If my former employer used my name and likenessand gave me credit for an article that I didn’t write, have they violated the law?

My former employer published an article today in a trade publication. I did not write the article, yet they gave me a byline and used my photograph to indicate the article was written by me. I did not write the article and no longer wish to be associated with the company. Have they violated the law? While I’m not famous, I am a well known and respected writer within my industry.

Asked on June 6, 2012 under Employment Labor Law, Pennsylvania


SJZ, Member, New York Bar / FreeAdvice Contributing Attorney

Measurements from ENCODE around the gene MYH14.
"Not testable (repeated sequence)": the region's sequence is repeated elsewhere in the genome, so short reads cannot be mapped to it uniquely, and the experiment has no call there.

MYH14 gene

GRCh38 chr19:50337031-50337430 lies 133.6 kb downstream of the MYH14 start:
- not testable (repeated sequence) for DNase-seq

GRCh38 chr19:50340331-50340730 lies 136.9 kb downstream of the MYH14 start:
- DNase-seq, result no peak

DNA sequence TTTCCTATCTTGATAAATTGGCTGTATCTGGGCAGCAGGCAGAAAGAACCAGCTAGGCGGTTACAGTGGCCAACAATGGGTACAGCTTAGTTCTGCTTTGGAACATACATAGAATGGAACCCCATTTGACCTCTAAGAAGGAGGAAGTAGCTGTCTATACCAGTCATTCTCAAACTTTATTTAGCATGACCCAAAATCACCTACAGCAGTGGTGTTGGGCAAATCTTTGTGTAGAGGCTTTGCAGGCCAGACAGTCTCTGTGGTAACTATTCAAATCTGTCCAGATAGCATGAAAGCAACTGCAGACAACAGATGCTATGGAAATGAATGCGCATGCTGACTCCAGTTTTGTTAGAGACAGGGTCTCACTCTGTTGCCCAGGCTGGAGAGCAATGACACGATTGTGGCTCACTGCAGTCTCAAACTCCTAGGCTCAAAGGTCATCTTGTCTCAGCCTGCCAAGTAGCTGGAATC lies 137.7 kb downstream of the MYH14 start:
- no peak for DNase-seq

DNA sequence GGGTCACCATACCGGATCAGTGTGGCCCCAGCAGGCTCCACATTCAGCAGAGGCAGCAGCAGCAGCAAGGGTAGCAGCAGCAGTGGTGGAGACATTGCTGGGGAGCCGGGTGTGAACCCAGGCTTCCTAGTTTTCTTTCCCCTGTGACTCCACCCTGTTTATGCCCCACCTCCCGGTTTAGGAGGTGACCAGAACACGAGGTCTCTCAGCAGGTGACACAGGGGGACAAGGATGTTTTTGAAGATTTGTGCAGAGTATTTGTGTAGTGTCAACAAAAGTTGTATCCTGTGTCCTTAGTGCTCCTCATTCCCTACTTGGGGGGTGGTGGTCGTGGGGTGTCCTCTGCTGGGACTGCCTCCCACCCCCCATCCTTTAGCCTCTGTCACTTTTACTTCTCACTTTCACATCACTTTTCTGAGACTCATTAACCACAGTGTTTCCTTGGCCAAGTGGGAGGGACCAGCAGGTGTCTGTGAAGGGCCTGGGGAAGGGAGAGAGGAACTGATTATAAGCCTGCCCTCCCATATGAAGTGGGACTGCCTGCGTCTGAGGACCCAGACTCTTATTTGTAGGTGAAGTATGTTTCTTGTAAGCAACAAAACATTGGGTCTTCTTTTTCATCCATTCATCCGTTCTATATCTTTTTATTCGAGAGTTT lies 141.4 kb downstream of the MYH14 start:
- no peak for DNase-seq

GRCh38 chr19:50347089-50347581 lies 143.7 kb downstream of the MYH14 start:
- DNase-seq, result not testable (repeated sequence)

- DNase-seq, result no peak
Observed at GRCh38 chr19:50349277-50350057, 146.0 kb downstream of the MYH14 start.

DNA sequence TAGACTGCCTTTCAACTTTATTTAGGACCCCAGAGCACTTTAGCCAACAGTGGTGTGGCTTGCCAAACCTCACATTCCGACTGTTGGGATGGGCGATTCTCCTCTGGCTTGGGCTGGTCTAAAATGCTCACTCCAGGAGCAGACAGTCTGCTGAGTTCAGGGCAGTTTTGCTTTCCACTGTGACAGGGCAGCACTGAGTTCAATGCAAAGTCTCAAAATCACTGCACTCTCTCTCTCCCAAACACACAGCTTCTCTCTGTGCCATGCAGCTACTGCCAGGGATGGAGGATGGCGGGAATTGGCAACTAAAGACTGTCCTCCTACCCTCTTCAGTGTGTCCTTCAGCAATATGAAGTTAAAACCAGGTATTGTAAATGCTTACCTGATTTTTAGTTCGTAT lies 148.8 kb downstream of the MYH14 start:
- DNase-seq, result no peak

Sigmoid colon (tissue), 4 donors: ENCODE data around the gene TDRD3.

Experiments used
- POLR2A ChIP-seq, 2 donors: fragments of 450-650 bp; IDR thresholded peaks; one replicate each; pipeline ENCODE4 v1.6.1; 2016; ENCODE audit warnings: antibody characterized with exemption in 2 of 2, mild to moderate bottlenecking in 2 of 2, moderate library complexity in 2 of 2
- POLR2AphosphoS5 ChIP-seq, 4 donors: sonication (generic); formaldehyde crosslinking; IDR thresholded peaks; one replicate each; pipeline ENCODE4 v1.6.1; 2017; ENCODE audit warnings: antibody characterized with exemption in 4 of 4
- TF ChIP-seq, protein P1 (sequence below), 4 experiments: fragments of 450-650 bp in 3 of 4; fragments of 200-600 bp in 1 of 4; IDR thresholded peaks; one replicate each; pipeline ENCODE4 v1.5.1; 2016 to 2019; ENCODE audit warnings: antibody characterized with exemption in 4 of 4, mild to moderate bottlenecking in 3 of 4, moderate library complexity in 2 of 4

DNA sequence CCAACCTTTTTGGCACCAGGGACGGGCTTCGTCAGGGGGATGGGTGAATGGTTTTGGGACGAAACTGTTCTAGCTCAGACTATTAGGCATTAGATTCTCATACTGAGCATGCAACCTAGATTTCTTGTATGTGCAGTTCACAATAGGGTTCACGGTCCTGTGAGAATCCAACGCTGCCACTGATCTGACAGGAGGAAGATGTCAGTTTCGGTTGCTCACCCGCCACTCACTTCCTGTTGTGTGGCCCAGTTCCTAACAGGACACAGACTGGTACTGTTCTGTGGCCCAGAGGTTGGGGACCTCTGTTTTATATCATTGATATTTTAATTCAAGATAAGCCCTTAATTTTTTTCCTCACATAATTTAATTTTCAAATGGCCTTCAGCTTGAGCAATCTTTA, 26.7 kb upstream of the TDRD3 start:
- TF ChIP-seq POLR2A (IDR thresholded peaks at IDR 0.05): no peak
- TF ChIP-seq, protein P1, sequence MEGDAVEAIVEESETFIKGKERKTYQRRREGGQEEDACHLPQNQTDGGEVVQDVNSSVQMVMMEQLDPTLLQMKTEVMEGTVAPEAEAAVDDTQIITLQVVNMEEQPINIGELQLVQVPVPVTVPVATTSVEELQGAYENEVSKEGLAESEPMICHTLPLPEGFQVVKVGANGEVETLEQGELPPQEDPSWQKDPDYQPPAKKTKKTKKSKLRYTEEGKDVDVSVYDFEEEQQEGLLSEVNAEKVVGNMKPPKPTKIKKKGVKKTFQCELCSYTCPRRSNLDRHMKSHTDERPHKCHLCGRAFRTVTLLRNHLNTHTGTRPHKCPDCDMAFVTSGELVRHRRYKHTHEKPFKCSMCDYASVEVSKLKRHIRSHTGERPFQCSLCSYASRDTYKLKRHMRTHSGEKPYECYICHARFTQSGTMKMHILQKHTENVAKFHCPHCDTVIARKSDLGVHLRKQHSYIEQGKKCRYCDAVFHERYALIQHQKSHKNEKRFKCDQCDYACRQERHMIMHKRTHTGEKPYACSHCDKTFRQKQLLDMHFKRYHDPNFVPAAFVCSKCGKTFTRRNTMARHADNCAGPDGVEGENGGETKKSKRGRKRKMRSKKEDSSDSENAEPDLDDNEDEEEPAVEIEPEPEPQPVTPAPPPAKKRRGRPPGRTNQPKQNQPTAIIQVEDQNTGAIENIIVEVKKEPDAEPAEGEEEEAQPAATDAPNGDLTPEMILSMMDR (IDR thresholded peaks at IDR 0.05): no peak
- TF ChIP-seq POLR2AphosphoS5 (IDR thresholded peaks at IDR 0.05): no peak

Answered 8 years ago | Contributor

Yes, they have violated the law; every person has the right to control the use of his/her own identify and likeness, at least to the exent he or she has not given that right (such as by a contract) to another or otherwise permitted the other to use them. If the former employer is using your name and likeness without your permission, you could sue them for a court order directing them to stop; and you may be entitled to monetary compensation, too, based on the value of your name for this purpose. It may be worthwhile to consult with an attorney about your possible recourse.

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